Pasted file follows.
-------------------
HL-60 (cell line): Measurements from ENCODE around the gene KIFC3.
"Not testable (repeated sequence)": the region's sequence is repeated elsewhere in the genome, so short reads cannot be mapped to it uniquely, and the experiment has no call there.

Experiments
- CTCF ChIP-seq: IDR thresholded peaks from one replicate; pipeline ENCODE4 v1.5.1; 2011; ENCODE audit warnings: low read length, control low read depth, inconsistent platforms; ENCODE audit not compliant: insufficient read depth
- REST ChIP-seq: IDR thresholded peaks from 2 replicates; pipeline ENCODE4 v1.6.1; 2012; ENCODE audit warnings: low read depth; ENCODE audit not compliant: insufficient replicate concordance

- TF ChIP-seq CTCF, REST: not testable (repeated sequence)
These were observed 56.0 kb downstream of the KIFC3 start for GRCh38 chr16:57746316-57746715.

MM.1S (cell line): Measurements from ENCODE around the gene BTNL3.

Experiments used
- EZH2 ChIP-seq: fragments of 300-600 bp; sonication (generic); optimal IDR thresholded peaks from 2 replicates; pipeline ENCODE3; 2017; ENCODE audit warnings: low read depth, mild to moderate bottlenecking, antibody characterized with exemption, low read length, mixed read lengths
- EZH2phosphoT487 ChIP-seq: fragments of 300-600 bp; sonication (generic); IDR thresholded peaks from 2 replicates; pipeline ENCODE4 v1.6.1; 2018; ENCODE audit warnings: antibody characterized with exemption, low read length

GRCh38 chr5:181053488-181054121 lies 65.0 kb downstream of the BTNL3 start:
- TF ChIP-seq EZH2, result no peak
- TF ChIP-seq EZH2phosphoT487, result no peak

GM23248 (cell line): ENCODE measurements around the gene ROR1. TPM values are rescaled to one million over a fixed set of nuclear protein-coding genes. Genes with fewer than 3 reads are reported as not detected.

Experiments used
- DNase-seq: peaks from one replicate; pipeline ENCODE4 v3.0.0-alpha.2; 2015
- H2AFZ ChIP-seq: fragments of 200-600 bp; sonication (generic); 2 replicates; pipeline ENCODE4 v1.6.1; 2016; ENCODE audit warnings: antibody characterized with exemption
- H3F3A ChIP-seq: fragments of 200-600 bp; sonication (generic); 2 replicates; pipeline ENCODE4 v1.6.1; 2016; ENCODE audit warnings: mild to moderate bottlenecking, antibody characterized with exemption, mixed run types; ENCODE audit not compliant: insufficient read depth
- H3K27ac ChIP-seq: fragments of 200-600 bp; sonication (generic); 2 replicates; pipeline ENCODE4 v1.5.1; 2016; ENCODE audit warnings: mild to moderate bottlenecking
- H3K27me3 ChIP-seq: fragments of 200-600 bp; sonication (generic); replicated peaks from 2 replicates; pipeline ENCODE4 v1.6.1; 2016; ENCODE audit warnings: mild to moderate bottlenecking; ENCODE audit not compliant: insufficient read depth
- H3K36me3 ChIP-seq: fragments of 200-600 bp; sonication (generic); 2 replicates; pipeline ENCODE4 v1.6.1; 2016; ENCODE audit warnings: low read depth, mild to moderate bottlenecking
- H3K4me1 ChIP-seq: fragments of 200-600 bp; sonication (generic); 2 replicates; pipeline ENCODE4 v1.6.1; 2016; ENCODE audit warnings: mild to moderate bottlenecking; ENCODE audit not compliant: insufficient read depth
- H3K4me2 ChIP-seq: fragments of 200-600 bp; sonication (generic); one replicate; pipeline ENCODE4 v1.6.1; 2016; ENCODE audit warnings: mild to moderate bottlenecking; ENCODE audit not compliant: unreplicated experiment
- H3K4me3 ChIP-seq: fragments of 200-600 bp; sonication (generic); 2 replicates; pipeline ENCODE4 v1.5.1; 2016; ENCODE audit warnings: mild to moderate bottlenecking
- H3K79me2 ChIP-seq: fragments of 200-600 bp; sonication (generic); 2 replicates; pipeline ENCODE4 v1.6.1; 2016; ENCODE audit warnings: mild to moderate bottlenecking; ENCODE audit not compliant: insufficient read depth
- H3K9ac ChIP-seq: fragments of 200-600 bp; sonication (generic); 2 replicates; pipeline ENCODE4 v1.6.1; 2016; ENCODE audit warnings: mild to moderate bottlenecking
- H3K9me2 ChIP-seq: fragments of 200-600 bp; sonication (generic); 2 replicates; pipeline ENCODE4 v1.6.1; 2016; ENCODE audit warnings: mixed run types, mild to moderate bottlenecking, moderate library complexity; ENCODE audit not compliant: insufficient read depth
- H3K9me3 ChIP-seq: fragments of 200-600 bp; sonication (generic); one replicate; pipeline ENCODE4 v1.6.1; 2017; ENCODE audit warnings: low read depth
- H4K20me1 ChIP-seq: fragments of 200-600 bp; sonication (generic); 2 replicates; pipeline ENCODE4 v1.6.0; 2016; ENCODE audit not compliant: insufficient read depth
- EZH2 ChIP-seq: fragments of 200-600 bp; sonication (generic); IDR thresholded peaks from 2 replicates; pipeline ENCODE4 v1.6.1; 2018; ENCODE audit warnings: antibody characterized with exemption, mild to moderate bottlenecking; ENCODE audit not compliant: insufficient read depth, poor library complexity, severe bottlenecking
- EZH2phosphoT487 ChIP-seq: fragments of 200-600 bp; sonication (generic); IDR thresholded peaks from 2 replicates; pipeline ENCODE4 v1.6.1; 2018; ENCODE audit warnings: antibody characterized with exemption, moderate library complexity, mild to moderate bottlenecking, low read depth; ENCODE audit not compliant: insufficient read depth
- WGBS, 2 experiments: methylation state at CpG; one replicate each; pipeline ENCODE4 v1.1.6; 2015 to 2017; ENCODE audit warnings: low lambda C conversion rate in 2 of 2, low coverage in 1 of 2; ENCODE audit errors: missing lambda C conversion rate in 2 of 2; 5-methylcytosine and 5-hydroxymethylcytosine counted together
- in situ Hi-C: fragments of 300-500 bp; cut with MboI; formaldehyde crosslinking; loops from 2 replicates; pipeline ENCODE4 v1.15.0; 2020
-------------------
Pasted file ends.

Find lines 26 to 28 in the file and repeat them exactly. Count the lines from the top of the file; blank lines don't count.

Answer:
- H3K79me2 ChIP-seq: fragments of 200-600 bp; sonication (generic); 2 replicates; pipeline ENCODE4 v1.6.1; 2016; ENCODE audit warnings: mild to moderate bottlenecking; ENCODE audit not compliant: insufficient read depth
- H3K9ac ChIP-seq: fragments of 200-600 bp; sonication (generic); 2 replicates; pipeline ENCODE4 v1.6.1; 2016; ENCODE audit warnings: mild to moderate bottlenecking
- H3K9me2 ChIP-seq: fragments of 200-600 bp; sonication (generic); 2 replicates; pipeline ENCODE4 v1.6.1; 2016; ENCODE audit warnings: mixed run types, mild to moderate bottlenecking, moderate library complexity; ENCODE audit not compliant: insufficient read depth